I am all in favor of pay equity for women, but this kind of legislation, as is typical of what’s being proposed by my friends on the other side of the aisle, opens us up to lawsuits for all kinds of problems…..This is government playing a much, much greater role in the business of a private enterprise system.
So what’s a woman to do? McCain told folks in Inez, women
need the education and training, particularly since more and more women are heads of their households, as much or more than anybody else…And it’s hard for them to leave their families when they don’t have somebody to take care of them….It’s a vicious cycle that’s affecting women, particularly in a part of the country like this, where mining is the mainstay; traditionally, women have not gone into that line of work, to say the least.
Actually, women do mine coal.
Between 1974 and 1980, almost 2,400 women were hired as underground coal workers in the East…In the mid 1980’s when the underground coal mining industry started to decline, many women lost their mining jobs because of the rule, “last hired, first fired.”
Mining employment continues to decline, as mountaintop removal uses far fewer miners as conventional methods. Jack Spadaro, the mining inspector whom I mentioned earlier in this article, has told me that the ratio is one MTR job for 200 conventional jobs and that the coal companies would still make tremendous profits hiring the 200.
The higher education rate for women already exceeds that for men. Jonathan Rauch wrote in the January 15, 2008 issue of the libertarian Reason magazine,
According to projections by the National Center for Education Statistics, in 2017 half again as many women as men will earn bachelor’s degrees. In the early 1990s, six women graduated from college for every five men who did so; today, the ratio is about 4-to-3. A decade from now, it will be 3-to-2-and rising, on current trends.
But those are as they say, “inconvenient truths.”
Or, as Gail Collins pointed out in the April 26, 2008 New York Times,
Was McCain saying that it’s less important to give working women the right to sue for equal pay than to give them help taking care of their families? There have been many attempts to expand the Family and Medical Leave Act to protect more workers who need to stay home to take care of a sick kid or an ailing parent. “We’ve never gotten his support on any of that agenda,” said Debra Ness, the president of the National Partnership for Women and Families.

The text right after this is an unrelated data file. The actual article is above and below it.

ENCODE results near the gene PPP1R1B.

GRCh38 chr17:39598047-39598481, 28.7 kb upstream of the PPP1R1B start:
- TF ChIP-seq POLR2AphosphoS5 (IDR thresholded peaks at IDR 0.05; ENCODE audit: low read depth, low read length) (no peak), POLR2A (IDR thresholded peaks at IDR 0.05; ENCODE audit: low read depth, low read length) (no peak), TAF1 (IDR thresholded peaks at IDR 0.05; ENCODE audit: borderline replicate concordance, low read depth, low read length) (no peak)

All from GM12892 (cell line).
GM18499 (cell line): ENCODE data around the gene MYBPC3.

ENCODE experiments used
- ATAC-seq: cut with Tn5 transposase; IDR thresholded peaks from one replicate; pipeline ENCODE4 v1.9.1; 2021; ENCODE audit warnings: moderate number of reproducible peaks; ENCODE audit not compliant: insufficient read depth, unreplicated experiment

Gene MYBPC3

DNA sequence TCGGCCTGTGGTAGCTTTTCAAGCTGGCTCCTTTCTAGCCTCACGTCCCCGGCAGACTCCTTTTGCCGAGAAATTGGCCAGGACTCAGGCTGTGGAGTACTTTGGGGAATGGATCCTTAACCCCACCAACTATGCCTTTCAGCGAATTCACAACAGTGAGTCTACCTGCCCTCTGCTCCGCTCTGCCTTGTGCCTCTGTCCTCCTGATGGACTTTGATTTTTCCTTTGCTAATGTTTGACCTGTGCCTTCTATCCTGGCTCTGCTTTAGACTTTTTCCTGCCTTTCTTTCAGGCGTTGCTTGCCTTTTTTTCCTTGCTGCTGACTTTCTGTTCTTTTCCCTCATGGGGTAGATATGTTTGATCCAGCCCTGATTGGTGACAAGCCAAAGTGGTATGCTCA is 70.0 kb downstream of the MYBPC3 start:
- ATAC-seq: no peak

We also have yet to hear a McCain policy address on how working mothers are supposed to find quality child care. If it comes, I suspect the women trying to support their kids on $20,000 a year are going to learn they’re in line for some whopping big income-tax deductions.
Let them eat dinner mints.
Stanford Law School graduate and Slate legal columnist Dahlia Lithwick gives a good rundown of some of the arguments against the bill. However she fails to address the contention laid out by Hans Bader of the Competitive Enterprise Institute that the
majority [on the Supreme Court] didn’t prevent the plaintiff from obtaining relief: Her inept lawyers and the plain language of the statute under which she sued did. The majority pointed out that the plaintiff could just as easily have sued under the Equal Pay Act, which specifically bans sex discrimination in pay, and has a longer statute of limitations – and broader definition of discrimination – than the statutory provision that the plaintiff sued under. If she had done that, she probably would have won her lawsuit. But she didn’t do that.
I haven’t seen any explanation of why her attorneys decided not to file under the Equal Pay Act, but Bader ignores the question of whether the 180 day time frame for the Civil Rights Act is reasonable.
Lithwick also omits the argument later posited by Eric Posner, a University of Chicago Law Professor, also writing for Slate, who while not supporting Miller’s bill, offers that Congress might need to change the limit:
Perhaps Congress should amend the [Civil Rights Act]…in order to bring it into line with state statutes of limitation for torts and breaches of contracts, which usually run for a few years. The problems of proof that arise from pay discrimination seem similar to those for a range of fraudulent acts, where an underpayment of some sort is concealed from the victim. In many states, the clock for a fraud claim does not begin to run until the violation could have been reasonably discovered. Perhaps this approach would work for antidiscrimination law.
If either Bader or Posner have made valid contentions, it begins to look like members of both sides of the aisle and the President have been playing politics, rather than seeking a remedy.